The Israeli Ministry of Environment announced that Egypt's supply of gas to Israel will not be resumed as anticipated following an attack on an oil pipeline in Northern Sinai on 5 February.
As a result of this delay, the Israeli Ministry of Environment permitted the use of fuel oil to run power stations to avoid a drop in the production of electricity.
Israel Yahom newspaper reported on the possibility of Egyptian authorities delaying gas export to Israel for political, not technical, reasons due to public pressure. Globus newspaper reported that Mirhav Company, the Israeli partner of Egypt's EMG that supplies gas to Israel, announced that gas pumping was not resumed as anticipated on 5 February.
It seems that gas flow will not be resumed by the end of this week. Shareholders in EMG approached their governments in the U.S., Thailand and Europe to encourage the Egyptian government to instruct the company to expedite renewed supply to Israel, read a company statement.
Israeli businessman Yossi Miman, a partner in EMG, said this week that gas will be pumped to Israel within days. He said he was convinced that gas flow to Israel, Jordan, Syria, and Lebanon would be resumed as soon as the technical problems in the gas pipeline line are resolved.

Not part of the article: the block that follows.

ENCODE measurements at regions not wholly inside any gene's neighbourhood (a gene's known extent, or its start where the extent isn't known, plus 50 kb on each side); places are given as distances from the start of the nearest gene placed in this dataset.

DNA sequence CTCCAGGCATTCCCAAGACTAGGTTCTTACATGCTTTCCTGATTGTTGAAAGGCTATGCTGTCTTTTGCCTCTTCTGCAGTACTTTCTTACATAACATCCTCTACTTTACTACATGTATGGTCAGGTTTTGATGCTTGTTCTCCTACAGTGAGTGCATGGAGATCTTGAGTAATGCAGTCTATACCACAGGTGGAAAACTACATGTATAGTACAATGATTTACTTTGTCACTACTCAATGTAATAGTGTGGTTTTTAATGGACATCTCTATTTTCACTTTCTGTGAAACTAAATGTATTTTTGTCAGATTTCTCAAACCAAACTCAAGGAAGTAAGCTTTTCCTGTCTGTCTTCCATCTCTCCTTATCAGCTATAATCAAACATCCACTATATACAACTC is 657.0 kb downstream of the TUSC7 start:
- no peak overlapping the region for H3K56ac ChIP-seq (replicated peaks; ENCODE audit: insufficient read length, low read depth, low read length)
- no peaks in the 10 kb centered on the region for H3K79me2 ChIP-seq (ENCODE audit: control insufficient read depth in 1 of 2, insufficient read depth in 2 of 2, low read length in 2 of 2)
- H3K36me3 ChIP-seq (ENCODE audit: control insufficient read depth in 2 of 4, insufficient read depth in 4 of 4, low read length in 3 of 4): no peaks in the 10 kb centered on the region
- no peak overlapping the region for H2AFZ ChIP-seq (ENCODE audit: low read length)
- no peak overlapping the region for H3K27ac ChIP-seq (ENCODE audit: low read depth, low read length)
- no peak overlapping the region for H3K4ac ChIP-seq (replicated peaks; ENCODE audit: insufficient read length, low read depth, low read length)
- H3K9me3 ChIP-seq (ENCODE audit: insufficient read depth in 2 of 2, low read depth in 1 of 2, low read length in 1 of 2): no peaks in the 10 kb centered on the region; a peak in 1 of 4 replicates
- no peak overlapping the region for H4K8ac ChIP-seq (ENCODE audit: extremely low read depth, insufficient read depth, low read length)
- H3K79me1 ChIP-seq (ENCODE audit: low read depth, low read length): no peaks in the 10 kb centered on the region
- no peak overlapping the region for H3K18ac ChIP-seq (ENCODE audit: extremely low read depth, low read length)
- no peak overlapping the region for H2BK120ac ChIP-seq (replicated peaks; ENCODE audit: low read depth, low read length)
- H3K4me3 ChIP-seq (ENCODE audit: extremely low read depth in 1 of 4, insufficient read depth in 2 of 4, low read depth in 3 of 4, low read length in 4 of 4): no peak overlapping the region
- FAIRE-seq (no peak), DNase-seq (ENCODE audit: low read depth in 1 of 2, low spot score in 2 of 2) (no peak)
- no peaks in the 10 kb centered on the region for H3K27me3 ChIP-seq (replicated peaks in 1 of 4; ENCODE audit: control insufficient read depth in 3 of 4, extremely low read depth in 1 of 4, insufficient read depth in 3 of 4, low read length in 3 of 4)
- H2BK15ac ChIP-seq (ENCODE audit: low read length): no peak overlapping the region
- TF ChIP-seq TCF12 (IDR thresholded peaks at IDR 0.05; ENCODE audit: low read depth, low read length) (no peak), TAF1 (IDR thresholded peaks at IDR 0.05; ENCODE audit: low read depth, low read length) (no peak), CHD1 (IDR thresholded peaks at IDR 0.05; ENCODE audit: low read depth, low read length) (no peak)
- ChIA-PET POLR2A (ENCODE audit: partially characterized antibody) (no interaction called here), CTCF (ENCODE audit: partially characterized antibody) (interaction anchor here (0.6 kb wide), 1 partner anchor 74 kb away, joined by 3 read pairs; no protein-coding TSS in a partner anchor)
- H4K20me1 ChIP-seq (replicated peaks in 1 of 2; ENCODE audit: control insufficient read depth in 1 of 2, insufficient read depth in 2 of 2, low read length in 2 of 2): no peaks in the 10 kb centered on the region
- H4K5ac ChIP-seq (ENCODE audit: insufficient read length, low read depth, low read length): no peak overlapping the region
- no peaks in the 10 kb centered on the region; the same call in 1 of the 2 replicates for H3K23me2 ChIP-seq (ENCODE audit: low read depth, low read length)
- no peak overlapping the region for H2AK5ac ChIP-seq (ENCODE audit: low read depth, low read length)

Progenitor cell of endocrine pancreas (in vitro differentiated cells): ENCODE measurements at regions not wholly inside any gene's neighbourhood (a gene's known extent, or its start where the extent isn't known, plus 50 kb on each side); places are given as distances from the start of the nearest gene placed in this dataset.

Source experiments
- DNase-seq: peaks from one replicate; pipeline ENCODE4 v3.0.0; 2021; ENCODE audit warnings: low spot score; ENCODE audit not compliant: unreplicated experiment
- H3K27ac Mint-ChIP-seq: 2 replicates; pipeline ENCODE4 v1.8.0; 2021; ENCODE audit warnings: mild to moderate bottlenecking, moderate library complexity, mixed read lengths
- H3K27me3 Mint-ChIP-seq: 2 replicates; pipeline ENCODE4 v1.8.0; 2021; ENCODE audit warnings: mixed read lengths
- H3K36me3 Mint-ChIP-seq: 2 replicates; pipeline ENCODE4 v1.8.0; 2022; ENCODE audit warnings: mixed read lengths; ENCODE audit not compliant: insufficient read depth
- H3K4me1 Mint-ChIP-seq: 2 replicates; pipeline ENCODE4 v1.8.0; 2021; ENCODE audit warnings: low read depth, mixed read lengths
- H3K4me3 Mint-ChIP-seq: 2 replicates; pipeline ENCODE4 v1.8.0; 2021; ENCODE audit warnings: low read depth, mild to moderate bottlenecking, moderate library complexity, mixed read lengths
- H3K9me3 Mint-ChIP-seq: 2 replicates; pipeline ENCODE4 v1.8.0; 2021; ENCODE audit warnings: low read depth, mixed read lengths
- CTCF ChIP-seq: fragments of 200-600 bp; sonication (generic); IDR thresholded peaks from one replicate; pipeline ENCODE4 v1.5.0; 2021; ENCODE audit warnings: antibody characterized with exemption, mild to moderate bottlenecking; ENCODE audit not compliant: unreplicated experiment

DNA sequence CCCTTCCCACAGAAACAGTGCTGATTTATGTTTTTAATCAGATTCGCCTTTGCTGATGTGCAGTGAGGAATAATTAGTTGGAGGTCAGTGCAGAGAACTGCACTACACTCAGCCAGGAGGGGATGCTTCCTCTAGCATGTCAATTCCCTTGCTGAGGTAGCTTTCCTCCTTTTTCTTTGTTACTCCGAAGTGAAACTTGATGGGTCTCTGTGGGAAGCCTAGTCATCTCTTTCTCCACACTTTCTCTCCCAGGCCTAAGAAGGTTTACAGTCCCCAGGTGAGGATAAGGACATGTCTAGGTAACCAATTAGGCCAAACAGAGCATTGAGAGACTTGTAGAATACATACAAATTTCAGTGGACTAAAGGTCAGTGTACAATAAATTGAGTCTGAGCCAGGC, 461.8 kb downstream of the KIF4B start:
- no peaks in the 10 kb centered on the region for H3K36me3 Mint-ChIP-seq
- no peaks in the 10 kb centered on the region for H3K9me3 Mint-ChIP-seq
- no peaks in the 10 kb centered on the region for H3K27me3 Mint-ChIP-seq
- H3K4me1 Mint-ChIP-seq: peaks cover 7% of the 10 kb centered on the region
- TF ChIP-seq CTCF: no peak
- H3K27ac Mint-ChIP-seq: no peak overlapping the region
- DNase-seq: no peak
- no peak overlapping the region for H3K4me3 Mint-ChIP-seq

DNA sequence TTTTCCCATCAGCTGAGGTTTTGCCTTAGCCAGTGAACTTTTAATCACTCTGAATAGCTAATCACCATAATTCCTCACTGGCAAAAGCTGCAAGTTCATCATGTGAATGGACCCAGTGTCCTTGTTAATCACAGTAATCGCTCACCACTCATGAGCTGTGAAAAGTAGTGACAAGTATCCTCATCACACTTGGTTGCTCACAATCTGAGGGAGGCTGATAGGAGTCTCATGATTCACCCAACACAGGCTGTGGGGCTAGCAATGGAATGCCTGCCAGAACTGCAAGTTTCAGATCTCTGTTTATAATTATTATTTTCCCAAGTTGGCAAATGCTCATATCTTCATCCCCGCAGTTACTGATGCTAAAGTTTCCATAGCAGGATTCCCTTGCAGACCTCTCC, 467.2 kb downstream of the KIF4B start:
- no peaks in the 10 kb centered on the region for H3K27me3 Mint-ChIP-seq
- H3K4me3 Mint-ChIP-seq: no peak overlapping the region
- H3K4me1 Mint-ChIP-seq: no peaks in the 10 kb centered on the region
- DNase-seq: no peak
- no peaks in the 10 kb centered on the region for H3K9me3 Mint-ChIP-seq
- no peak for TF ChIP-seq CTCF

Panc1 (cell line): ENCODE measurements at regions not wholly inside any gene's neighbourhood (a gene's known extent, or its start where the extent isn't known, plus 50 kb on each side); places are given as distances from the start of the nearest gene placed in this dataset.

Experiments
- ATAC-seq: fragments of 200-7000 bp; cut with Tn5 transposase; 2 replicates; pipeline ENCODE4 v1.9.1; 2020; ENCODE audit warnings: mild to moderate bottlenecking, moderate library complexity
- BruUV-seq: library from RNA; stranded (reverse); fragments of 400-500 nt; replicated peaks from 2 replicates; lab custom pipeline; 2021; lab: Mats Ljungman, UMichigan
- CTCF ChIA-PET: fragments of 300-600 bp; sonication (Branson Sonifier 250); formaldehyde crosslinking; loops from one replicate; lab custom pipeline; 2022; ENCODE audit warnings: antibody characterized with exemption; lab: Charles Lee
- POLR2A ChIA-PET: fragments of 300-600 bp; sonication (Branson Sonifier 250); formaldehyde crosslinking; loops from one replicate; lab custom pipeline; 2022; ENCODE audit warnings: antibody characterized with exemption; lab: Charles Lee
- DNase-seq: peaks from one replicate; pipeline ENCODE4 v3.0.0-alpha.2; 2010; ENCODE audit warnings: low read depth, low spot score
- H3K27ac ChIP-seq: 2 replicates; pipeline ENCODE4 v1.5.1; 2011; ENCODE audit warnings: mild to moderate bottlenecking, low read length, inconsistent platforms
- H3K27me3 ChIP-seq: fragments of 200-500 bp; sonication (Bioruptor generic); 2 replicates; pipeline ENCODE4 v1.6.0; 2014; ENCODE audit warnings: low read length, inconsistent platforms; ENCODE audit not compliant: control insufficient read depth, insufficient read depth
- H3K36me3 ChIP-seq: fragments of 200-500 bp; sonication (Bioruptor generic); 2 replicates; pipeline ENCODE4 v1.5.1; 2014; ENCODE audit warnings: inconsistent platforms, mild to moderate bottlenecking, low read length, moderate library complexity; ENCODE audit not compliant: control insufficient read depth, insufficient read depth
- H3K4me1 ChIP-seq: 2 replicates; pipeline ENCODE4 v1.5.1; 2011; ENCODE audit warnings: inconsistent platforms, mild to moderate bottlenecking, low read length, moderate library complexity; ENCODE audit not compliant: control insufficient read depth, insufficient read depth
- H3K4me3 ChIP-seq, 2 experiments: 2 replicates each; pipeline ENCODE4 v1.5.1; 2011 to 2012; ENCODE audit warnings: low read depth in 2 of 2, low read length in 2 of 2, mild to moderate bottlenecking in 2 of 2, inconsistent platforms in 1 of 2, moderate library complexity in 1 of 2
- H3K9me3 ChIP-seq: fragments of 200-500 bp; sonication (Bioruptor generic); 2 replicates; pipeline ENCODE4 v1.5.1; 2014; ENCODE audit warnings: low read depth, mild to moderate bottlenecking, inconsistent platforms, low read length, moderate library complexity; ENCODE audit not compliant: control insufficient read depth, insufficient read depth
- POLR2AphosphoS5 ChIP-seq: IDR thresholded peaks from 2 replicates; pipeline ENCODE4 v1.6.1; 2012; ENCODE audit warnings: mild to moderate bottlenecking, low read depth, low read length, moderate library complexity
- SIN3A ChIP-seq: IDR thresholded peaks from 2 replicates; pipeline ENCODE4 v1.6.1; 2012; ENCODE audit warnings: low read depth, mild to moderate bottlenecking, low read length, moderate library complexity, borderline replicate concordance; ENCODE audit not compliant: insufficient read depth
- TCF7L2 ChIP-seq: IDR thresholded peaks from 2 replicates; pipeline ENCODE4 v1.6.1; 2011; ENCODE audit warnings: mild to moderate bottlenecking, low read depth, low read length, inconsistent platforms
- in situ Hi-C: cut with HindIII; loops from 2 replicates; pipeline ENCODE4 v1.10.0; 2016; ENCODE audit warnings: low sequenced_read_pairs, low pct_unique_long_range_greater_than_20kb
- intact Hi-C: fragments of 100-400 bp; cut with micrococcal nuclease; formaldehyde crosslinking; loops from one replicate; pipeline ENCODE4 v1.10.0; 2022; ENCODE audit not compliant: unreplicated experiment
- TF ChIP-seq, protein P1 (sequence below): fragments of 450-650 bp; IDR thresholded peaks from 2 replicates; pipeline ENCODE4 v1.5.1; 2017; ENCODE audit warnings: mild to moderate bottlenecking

"Agreements between Egypt and Israel allow for Israeli entities to purchase up to 7 billion cubic meters of Egyptian gas annually, and I am sure that authorities in Egypt will not cut off gas flow to Israel because of Egypt's ratification of international conventions," Miman told Gobus newspaper.
The Israeli Ministry of National Infrastructure said that Egypt supplies 43 percent of Israel's natural gas, which is mostly used for electricity production.